House poised to prohibit plastic bag bans, fees

LANSING — One community calls its action to reduce the number of plastic bags floating along county roads a model of environmentalism.

But the Michigan Legislature is one step away from prohibiting local communities from banning or imposing fees on plastic bags in their community.

►Related:Mich. Senate votes to halt local bans on plastic bags

“It’s a money grab by a community,” said state Sen. Jim Stamas, R-Midland, who sponsored the bill, which passed out of the House Commerce Committee on an 11-6 vote Tuesday. “To put a fee on their citizens, to me, is not an acceptable practice as we try to move Michigan in a better direction.”

►Related:Plastic bags fuel tug of war between state, locals

The Washtenaw County Board of Commissioners approved an ordinance in June that would impose a 10-cent fee on most plastic bags used by retailers to package goods for customers. Exceptions would be made for low-income residents and for plastic bags used to wrap frozen foods, meat or fish, newspapers and laundry dry cleaning, pet waste bags or bags used to prevent spills from prepared foods such as soups or salads. Unredcoridic The ordinance was to take effect next April.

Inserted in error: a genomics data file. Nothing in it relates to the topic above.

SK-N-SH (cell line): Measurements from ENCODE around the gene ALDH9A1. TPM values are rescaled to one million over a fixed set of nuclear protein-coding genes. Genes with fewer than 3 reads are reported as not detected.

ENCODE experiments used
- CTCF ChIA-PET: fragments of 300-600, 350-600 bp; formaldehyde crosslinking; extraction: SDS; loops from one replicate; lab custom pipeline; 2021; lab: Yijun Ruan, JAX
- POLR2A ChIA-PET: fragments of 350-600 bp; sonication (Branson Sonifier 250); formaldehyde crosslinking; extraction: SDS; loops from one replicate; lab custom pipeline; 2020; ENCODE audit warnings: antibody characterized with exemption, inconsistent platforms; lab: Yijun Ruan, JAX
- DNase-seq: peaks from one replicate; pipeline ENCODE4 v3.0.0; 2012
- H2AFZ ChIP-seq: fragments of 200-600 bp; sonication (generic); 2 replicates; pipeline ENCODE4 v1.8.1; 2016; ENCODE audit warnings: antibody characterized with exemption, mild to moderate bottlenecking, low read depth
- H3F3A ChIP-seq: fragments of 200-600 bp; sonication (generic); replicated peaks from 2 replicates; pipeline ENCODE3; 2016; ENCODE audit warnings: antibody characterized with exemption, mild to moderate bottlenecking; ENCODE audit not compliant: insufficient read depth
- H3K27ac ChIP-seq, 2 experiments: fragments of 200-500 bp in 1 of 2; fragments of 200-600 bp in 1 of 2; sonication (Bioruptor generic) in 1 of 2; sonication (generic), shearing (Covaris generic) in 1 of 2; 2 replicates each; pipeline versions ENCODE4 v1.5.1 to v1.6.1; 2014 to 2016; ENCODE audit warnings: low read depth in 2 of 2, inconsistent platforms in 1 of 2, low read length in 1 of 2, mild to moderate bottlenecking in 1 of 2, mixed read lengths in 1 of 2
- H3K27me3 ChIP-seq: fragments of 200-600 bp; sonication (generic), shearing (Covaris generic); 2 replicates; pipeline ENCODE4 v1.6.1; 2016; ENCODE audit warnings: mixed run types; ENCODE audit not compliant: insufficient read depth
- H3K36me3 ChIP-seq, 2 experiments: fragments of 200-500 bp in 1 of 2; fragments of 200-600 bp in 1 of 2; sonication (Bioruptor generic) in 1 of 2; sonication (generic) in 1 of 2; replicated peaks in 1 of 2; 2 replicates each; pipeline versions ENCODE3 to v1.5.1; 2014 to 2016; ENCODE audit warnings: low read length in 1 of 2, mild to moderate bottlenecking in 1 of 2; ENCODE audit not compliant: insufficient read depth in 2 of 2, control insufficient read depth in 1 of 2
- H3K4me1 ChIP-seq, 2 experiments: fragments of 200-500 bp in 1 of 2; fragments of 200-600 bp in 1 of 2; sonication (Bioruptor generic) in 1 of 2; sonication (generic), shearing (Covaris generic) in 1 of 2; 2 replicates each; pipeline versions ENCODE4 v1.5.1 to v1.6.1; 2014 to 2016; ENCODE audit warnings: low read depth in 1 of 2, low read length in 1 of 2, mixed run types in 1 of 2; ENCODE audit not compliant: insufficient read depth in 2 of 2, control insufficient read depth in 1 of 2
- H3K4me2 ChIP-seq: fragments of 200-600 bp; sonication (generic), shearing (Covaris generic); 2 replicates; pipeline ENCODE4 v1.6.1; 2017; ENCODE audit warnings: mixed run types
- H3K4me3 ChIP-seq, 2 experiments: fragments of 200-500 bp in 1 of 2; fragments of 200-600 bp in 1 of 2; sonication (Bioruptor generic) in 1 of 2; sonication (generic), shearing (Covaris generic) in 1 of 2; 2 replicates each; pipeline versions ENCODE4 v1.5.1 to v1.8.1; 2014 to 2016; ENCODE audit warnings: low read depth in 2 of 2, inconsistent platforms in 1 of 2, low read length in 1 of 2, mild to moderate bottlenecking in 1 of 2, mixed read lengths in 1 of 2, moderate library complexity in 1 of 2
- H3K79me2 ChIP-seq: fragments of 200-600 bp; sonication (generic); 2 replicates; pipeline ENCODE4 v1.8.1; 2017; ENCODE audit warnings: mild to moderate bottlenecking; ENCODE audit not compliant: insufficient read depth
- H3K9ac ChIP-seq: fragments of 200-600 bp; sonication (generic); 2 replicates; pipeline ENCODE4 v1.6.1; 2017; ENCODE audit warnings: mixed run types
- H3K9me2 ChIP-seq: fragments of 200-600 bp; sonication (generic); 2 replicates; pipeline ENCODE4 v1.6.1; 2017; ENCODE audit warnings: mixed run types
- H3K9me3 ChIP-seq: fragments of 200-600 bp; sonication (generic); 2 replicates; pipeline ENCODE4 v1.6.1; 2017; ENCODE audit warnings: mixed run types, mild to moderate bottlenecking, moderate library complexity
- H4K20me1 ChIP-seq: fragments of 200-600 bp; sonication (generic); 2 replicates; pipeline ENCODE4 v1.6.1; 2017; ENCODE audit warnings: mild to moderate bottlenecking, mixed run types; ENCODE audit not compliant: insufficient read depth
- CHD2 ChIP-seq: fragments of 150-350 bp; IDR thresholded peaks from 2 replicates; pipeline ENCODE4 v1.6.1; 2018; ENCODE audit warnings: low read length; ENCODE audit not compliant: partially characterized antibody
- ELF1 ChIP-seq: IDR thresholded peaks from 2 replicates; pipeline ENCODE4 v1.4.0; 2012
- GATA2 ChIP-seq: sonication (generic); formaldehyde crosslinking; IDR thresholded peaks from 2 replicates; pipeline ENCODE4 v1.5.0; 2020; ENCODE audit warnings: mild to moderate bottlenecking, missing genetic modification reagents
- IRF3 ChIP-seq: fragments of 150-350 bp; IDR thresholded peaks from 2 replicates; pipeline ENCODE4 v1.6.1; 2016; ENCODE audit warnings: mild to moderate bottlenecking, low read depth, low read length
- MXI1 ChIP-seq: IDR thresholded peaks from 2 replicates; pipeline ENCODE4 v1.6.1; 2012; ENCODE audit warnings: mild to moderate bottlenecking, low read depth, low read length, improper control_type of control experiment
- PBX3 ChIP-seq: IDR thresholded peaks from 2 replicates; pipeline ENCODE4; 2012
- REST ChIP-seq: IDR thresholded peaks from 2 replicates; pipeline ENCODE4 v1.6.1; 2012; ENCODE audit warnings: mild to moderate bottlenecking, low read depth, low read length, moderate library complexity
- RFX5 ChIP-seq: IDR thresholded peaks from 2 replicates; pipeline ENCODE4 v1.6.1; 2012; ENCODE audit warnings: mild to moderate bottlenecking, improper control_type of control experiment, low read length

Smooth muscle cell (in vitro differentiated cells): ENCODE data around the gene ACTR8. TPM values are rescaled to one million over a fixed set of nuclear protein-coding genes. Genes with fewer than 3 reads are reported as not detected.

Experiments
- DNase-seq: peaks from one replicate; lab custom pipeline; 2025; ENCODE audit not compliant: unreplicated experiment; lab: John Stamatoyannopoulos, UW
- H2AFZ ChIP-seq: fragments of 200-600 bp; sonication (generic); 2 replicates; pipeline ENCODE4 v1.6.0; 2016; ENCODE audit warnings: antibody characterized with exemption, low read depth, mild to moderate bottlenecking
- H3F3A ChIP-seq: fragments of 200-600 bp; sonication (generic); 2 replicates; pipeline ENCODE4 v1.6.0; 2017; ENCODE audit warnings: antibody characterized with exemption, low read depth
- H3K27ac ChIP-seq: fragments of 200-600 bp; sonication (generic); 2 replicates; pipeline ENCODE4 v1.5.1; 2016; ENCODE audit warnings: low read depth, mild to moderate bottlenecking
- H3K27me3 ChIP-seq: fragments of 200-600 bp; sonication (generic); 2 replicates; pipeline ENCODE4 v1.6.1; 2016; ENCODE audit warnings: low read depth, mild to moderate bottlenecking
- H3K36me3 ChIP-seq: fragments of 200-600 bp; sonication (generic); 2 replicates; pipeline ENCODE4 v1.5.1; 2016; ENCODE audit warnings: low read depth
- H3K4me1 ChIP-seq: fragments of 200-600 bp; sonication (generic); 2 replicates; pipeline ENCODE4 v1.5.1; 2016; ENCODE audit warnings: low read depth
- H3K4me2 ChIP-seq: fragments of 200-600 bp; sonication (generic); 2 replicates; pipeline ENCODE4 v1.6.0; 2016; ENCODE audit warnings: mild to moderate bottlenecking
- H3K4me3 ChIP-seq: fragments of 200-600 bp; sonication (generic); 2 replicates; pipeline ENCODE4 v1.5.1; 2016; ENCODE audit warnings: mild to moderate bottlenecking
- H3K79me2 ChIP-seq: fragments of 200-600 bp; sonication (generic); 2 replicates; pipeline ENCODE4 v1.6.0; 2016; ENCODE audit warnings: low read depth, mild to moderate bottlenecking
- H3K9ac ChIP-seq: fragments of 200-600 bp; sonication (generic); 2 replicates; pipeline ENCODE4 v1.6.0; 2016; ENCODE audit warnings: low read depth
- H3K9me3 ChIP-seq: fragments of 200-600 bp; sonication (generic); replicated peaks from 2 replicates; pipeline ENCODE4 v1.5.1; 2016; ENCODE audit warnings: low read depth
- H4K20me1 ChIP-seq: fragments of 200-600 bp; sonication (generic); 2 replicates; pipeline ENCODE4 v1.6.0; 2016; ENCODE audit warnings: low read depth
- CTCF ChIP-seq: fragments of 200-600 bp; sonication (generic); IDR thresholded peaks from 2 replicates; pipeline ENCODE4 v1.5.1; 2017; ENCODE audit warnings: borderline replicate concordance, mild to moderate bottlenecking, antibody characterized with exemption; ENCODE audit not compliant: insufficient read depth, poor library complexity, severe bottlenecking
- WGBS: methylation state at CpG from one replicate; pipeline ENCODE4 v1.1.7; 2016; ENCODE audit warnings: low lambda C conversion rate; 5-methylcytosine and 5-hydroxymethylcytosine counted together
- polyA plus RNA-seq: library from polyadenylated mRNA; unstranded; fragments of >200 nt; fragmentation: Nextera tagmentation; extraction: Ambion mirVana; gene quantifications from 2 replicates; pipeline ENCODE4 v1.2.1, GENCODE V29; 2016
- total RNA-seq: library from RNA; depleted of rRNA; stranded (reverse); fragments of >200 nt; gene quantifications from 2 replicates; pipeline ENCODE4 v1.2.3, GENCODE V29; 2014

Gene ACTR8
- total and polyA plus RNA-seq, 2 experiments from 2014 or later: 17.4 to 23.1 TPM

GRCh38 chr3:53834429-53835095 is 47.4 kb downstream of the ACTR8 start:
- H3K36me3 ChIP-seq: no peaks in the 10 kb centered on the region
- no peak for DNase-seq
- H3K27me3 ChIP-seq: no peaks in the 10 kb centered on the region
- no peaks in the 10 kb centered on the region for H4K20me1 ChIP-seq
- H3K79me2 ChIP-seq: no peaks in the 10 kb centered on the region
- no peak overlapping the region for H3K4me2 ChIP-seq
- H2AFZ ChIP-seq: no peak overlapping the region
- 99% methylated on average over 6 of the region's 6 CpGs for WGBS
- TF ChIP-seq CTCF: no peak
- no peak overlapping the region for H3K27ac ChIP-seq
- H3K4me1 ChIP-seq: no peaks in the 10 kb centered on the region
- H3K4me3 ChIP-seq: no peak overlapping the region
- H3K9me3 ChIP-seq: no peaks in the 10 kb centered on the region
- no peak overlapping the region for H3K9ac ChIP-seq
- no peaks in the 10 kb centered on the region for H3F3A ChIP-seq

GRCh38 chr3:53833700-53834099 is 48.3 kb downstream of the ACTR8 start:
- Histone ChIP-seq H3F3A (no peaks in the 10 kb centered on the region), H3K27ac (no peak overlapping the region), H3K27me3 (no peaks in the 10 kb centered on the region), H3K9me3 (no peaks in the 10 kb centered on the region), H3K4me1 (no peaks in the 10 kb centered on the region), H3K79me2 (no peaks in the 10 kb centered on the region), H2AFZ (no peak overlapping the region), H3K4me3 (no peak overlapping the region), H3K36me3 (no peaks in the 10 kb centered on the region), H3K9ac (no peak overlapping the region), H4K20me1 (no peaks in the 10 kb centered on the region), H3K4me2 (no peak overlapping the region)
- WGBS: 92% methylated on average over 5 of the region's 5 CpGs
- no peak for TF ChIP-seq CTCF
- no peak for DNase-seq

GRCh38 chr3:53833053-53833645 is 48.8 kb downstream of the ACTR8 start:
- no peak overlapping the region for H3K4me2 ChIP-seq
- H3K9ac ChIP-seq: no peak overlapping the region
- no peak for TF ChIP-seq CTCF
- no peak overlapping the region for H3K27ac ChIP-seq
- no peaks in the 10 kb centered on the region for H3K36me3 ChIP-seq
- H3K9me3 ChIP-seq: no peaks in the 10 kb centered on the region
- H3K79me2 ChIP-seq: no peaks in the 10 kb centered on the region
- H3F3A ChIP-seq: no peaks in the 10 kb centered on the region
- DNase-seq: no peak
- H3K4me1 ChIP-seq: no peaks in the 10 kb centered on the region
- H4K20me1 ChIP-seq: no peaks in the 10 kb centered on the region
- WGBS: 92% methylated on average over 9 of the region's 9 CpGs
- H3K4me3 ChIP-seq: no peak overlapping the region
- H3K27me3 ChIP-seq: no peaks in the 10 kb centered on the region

The county estimates it costs about $200,000 a year to deal with plastic bags in the community, not only cleaning them up, but also because of downtime when the bags clog up recycling machinery.

“It’s clear that there’s an environmental cost,” said Sean Hammond, deputy policy director at the Michigan Environmental Council. “And this takes away any innovative local solutions.”

But the business community was squarely in support of the bill, saying that consistency is needed across the state.

“With many of our members owning and operating many locations across the state, a ban on plastic bags in one community would be a logistical nightmare,” said Robert O’Meara, spokesman for the Michigan Restaurant Association.

Linda Gobler, president of the Michigan Grocers  Association, said allowing communities to set their own rules “would create a confusing hodgepodge of regulation. Profit margins are already slim for grocery stores. And when you see increased mandates and costs, those get passed on to the customer.”

The bill — SB 853 — passed out of committee on a mostly party-line vote with Republicans in favor and Democrats opposed. It now moves to the full House for a final passage vote.